Personal Loans Guide

2021-02-10T20:12:33-08:00January 18th, 2021|Personal Loans|

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Personal Loans Guide

When you need money quickly, personal loans are a great way to get cash in hand. You can apply and get approval quickly, even with bad credit, and the repayment terms are typically more favorable than credit cards. But personal loans have some downsides as well. Before you decide if a personal loan is the right option for you, it’s important to understand how these loans work and how you can make them work for you. 

Advantage of Personal Loans

Personal loans have several advantages, especially for those working toward debt consolidation or improving their budget. Personal loans allow you to borrow money with lots of flexibility and with a set, structured repayment schedule. This creates a lot of opportunities for good financial habits.

You Can Consolidate Debt

Debt consolidation is the top reason for a new personal loan. High balances on credit cards can make for a complicated repayment plan. If you’re trying to pay off debt on your credit cards, you may not get very far thanks to the way the credit card APR is calculated. The minimum monthly payment on a credit card is not enough to pay down the card in a timely fashion, especially if you are still charging new purchases with the card.

With personal loans, however, you can take out one loan for the total sum of your credit card debt. Then you pay off the credit cards and eliminate the individual payments for those cards from your monthly budget. You make a single payment instead of the new monthly payment schedule on the personal loan and you’ll have the debt cleared out in no time.

Consolidating other, higher interest, loans through a personal loan allows families to get back ahead financially when they have too much debt. Lowering the amount a family spends every month on debt, may be enough to break the paycheck to paycheck cycle and allow greater financial health, especially if the family is able to start saving for a financial safety net or emergency fund.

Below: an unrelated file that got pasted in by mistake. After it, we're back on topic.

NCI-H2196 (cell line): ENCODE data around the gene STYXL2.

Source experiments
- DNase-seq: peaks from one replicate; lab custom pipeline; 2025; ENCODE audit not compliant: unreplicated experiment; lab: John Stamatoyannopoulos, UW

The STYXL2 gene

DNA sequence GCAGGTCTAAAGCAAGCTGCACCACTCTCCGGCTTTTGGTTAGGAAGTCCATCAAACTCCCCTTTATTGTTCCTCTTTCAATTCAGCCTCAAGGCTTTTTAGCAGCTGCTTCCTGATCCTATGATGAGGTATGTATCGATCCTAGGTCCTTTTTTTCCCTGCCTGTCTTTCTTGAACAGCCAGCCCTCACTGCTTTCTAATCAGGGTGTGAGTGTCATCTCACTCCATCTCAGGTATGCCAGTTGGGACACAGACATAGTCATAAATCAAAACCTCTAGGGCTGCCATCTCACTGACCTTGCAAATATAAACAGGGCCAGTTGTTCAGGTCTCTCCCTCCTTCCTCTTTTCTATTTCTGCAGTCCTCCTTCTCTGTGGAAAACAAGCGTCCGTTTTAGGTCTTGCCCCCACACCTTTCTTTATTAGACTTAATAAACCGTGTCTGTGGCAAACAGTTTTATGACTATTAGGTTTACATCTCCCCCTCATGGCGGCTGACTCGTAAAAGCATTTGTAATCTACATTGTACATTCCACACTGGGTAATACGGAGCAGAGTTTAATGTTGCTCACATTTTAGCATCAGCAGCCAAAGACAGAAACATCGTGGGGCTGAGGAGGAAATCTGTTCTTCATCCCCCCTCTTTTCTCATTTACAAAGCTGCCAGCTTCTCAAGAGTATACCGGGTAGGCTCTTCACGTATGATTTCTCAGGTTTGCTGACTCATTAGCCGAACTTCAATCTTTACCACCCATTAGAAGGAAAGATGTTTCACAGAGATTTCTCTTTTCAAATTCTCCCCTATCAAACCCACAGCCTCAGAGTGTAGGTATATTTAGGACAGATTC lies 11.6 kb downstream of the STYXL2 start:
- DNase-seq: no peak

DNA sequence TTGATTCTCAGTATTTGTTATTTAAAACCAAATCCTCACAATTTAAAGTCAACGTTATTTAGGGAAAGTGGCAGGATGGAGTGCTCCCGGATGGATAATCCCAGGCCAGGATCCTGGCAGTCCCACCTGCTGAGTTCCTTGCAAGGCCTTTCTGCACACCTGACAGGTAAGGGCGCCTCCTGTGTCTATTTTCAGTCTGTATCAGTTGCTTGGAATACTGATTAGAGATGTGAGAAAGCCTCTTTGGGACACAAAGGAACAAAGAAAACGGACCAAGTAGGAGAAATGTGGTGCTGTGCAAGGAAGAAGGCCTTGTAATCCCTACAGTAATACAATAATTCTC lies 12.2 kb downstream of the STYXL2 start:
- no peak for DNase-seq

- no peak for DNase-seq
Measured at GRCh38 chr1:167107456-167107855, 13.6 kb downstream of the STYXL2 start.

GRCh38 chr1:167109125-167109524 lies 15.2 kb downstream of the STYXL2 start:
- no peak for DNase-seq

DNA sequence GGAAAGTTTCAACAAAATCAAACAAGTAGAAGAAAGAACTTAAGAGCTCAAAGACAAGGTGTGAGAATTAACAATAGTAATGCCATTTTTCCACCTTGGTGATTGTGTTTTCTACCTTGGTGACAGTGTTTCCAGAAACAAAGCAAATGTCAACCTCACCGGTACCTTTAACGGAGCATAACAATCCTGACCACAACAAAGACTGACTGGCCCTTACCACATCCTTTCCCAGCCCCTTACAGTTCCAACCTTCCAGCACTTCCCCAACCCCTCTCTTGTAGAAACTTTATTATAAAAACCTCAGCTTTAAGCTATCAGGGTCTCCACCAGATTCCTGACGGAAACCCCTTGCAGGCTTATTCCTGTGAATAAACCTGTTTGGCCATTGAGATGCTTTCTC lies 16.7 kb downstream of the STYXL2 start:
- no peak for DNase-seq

RELATED: How To Know If You Have Too Much Debt

No Collateral Is Needed

While a personal loan makes regular, typically set, payments on a regular basis much like a car loan, a personal loan does not require collateral. It is an unsecured loan. The rate and terms of your personal loan are based almost entirely on your credit score and your debt-to-income ratio. If you have an excellent credit score, you will have one of the lowest APRs available on these types of loans.

If your FICO score is poor, you may still qualify, but you can expect to pay more in interest. A fair credit score would land you a rate somewhere in the middle. Personal loans average interest rates between 10 and 28%. In many cases this rate is lower than you would pay to borrow money through a credit card cash advance

Personal Loans Have Flexible Uses

A mortgage is only used on a home. A car loan is only useful for a vehicle. A personal loan, however, can be used for anything. The loans are unsecured by an asset, and the funds can be used in a variety of ways. Individuals take out personal loans for debt consolidation. They can use loans to purchase boats, campers, ATVs, and other large items. Personal loans are also used frequently for home renovation

While you may be asked why you are borrowing funds in the preapproval process for a personal loan, ultimately, the funds are yours to use as you please once they arrive in your bank account. Of course, using the funds for something other than intended purpose would likely not help you financially.

Personal Loans Are Readily Available

Finally, there are many ways to get personal loans. They are offered by traditional banks, credit unions, peer lenders, and online lenders. Thanks to the many lender options, personal loans have become the fastest growing segment of the personal debt market. This creates a great opportunity to build credit and helps to improve your chances of approval

If you have excellent credit, you may be notified that you can prequalify at your traditional brick and mortar bank. Traditional banks tend to have the most stringent criteria for loan approval. If you didn’t get approved at your traditional bank (and 38% of those seeking personal loans are turned down at least once [1]), you have many other options. 

Credit unions tend to be a bit more flexible than traditional banks. Peer to peer lenders are even more flexible, and online lenders have the most options, especially for borrowers with poor to fair credit or a high debt-to-income rate.  Just do your research to be sure you’re working with a credible lender. There are many personal loan scams out there that would love to take advantage of would-be borrowers. 

Personal Loan FAQ

Do I need good credit to apply for a personal loan?

There are personal loans available for almost every level of credit. A good credit score will be awarded a lower interest rate, while those with poor credit will wind up paying more for a loan with a higher APR.

How quickly can I get money from a personal loan?

It depends on your lender. Some lenders are able to move very quickly, and have you funds within a day or two. Others take a bit more time for the approval process and then to transfer funds to your bank.